Middle School Students and the 4Cs—A Recipe for Success

By Discovery Education

Ways to help students survive and thrive in the middle school years may lie in the 4 C’s: collaboration, critical thinking, communication, and creativity

The middle school years can be among the toughest for teachers, administrators, and students themselves.

In my work across the country helping school systems create professional learning opportunities that help transform teaching and learning, I’ve had the opportunity to see innovative school districts create support systems that are improving the outcomes of middle school students.  While there’s no easy recipe for supporting this complicated group of children, one of the keys to thriving in the middle school years may lie in the 4 C’s of collaboration, critical thinking, communication, and creativity.  Here are some ways students and teachers can leverage the 4Cs for middle school success:


As students transition to middle school, they go from the predictability of a singular homeroom teacher to the hustle and bustle of changing teachers many times a day by subject. With so much variability between classes, it is essential that middle school teachers collaborate to avoid the chaos that can result from differing classroom expectations.

Joint planning sessions can give teachers the benefit of each other’s experiences with individual students. Sharing experiences helps educators build in additional supports for students with differing needs. And when the whole middle school team is aware of a specific issue, they can support a comprehensive approach that helps the student succeed. Regular collaboration provides the opportunity for teachers to address challenges, taking into account the social and emotional factors that impact classroom behavior and academic results.

In addition, I would suggest that teachers should also be allowed time to observe other middle school teachers on their team in a nonevaluative manner.  Providing the opportunity for such observation can lessen teacher frustration. School administrators should consider release time at least twice a year to allow teachers to see how their colleagues deal with common classroom issues.


Middle school students still want to know teachers and administrators care about them. They need for their personal interests to be recognized and for things they’ve done outside of the classroom to be acknowledged. The most successful middle school teachers I’ve witnessed recognize that every interaction counts – they develop and build relationships with their students and provide encouragement on a personal level. They know who is on the soccer team, who is taking piano lessons, and who can’t wait for the next Marvel movie to come out. The simple fact is that middle school students respond better in the classroom when they know their teachers have also taken an interest in the things that matter to them most.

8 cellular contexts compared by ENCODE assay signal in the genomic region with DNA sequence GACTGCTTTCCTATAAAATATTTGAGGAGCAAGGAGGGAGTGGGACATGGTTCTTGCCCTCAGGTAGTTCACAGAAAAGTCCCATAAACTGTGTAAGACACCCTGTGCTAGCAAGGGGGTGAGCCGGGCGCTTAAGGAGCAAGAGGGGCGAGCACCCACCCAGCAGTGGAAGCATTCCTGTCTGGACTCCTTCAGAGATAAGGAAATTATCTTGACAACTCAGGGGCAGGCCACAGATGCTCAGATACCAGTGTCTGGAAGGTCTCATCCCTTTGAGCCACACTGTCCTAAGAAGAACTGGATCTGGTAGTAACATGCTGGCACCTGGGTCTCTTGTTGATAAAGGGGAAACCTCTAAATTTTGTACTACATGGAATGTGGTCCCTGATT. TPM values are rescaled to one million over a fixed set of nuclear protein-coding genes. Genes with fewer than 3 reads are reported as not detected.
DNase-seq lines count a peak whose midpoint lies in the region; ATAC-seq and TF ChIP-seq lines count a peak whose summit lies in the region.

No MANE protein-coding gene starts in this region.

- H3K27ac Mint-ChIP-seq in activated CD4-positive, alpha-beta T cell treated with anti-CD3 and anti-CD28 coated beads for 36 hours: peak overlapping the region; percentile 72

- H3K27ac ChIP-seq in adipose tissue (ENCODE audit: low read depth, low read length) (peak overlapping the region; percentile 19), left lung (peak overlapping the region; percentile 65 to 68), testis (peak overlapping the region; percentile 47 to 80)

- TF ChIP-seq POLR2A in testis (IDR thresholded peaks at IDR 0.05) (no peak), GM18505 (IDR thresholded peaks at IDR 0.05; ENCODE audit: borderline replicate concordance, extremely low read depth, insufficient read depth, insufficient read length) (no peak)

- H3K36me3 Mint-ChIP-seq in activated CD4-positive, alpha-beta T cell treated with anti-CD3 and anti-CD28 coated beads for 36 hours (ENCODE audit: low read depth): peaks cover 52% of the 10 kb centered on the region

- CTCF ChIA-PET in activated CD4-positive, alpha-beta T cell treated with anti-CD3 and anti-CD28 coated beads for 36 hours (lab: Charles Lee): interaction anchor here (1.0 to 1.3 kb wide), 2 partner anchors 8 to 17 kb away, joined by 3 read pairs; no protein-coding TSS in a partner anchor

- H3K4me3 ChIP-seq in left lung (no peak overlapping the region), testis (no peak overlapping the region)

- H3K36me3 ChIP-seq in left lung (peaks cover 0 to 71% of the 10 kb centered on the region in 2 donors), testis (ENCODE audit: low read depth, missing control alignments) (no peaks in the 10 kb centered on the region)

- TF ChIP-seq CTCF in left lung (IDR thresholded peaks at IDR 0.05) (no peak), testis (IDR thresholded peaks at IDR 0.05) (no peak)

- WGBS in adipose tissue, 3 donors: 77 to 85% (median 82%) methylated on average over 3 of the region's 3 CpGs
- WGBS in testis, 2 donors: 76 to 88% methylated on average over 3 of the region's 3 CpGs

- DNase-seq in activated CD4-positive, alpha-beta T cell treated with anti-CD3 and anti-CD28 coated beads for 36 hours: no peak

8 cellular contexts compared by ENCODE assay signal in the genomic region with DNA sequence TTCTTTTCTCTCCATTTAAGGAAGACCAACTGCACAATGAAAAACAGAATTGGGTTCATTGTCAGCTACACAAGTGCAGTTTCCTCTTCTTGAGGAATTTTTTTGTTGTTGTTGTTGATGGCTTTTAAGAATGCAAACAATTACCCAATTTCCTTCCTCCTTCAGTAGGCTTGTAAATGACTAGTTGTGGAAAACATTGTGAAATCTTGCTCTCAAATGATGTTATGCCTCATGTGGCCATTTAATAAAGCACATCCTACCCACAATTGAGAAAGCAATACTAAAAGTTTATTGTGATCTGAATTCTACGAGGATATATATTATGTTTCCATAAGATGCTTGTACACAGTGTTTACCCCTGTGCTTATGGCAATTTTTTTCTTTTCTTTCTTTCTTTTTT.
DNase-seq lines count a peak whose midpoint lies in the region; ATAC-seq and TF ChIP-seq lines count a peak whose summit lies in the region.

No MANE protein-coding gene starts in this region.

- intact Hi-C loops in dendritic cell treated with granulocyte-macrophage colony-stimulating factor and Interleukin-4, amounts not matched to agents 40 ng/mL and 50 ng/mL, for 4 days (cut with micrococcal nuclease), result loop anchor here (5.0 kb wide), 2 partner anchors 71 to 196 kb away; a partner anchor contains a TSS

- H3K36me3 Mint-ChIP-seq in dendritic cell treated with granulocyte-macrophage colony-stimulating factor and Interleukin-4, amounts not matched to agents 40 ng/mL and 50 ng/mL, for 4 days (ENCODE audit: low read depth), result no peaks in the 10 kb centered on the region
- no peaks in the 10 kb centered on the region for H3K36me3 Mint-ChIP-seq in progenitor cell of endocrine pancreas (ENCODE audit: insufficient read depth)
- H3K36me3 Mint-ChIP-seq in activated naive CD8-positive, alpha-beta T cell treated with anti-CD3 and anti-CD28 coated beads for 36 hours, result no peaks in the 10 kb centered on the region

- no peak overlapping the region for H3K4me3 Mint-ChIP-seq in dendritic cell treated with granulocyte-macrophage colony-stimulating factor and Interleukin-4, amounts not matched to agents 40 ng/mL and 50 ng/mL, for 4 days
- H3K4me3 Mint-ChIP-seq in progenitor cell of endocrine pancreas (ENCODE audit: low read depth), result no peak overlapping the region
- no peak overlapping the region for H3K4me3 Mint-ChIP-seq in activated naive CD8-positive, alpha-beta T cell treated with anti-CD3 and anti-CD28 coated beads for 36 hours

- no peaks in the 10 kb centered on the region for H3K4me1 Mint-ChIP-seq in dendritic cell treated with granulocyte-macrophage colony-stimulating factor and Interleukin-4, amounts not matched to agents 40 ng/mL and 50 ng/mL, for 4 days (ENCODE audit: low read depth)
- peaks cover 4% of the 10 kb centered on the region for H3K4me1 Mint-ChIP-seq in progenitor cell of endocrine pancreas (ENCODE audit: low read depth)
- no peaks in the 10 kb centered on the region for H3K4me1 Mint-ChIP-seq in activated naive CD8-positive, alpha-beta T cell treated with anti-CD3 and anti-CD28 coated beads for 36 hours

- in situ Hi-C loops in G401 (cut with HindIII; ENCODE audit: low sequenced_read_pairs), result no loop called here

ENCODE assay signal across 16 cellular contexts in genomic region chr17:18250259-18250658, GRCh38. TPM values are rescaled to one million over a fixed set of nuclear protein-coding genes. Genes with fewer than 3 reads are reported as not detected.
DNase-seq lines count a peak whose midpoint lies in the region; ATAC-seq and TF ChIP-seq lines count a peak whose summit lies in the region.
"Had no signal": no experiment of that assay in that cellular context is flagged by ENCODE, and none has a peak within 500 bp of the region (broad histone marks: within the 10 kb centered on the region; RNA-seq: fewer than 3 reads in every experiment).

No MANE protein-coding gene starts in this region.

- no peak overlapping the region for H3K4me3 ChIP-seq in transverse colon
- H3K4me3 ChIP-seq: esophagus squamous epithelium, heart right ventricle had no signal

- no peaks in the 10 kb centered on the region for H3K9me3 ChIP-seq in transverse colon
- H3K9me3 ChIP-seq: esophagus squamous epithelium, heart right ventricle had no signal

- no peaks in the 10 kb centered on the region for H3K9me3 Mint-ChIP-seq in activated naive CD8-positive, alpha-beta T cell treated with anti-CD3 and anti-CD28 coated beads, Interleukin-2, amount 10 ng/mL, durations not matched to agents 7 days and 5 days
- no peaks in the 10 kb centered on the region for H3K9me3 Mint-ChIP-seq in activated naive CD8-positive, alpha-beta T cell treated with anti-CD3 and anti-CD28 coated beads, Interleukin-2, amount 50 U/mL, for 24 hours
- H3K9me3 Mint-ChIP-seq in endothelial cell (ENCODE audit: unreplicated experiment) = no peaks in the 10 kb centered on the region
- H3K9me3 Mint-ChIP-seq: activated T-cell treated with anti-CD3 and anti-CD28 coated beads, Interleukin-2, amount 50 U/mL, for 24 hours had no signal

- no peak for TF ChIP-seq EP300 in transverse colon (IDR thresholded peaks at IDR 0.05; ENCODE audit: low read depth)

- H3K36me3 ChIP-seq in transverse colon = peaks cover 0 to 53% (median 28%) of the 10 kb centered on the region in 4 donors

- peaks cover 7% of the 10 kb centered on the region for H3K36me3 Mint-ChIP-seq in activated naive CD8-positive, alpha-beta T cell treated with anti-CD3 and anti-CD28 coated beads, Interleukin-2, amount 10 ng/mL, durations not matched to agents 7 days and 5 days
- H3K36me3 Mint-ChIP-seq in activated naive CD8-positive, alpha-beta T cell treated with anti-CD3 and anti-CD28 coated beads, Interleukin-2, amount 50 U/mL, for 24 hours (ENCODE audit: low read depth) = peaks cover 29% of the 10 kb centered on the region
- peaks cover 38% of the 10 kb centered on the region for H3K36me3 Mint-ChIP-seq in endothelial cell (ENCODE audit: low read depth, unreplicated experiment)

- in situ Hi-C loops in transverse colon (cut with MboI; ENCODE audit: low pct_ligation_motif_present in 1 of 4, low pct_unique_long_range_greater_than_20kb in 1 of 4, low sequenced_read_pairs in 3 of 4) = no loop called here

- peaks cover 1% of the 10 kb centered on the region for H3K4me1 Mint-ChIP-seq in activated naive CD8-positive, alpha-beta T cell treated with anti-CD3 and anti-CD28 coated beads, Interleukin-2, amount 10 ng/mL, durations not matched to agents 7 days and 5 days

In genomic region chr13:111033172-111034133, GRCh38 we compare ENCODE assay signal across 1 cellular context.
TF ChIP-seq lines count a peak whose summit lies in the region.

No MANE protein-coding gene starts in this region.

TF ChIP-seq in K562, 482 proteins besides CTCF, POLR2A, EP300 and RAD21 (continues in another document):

New teachers or substitute teachers coming into a middle school classroom deserve special preparation. They should be provided the middle school rules and given any classroom strategies that help maintain order.  These might include giving students five minutes to review in small groups before an exam or giving them an extra break during a long afternoon class session. And maybe not trying too hard to keep order during the last period on Friday afternoons!

Creativity & Critical Thinking

Often, school administrators use their critical thinking skills to find creative ways to provide the resources needed to support their middle school teachers. In addition, school administrators also need to allow middle school teachers some room to use their critical thinking skills and develop the creativity needed to manage relationships with their students.

For example, everyone knows that middle school students often find it hard to sit still and focus. They need movement and change throughout a class period. Teachers need to have the flexibility to let students get up from their desks and work in pairs with partners or take unscheduled breaks between exams, and should be encouraged to find new ways to manage their classrooms effectively.

A final thought for administrators: Everyone knows you’re the head of the community, but your classroom teachers need to know that your presence is supportive, and not punitive.  Support from leadership in finding creative ways to improve the middle school experience not only builds a better classroom experience for students, but also helps more deeply engage teachers and helps improve overall school culture.

The Bottom Line

A personal connection between teachers and students can help support middle school success, and together, teachers and school administrators can help build and strengthen that personal connection. Middle school students can be tough to embrace, so training and professional learning opportunities should focus not just on subject matter expertise, but also on adolescent development.

It’s not rocket science – it’s not even middle school science – but leveraging the 4 Cs may help educators navigate the challenges and successfully reach middle school students to positively influence their path in life.

By Justin Karkow, Senior Director at Discovery Education. Karkow is a former instructional technology facilitator for the Wake County Public School System. At Discovery Education, he helps school systems across the country combine digital content and professional learning opportunities in innovative ways that support the success of all students.

Views expressed are those of the author and do not reflect the endorsement of the Learning First Alliance.

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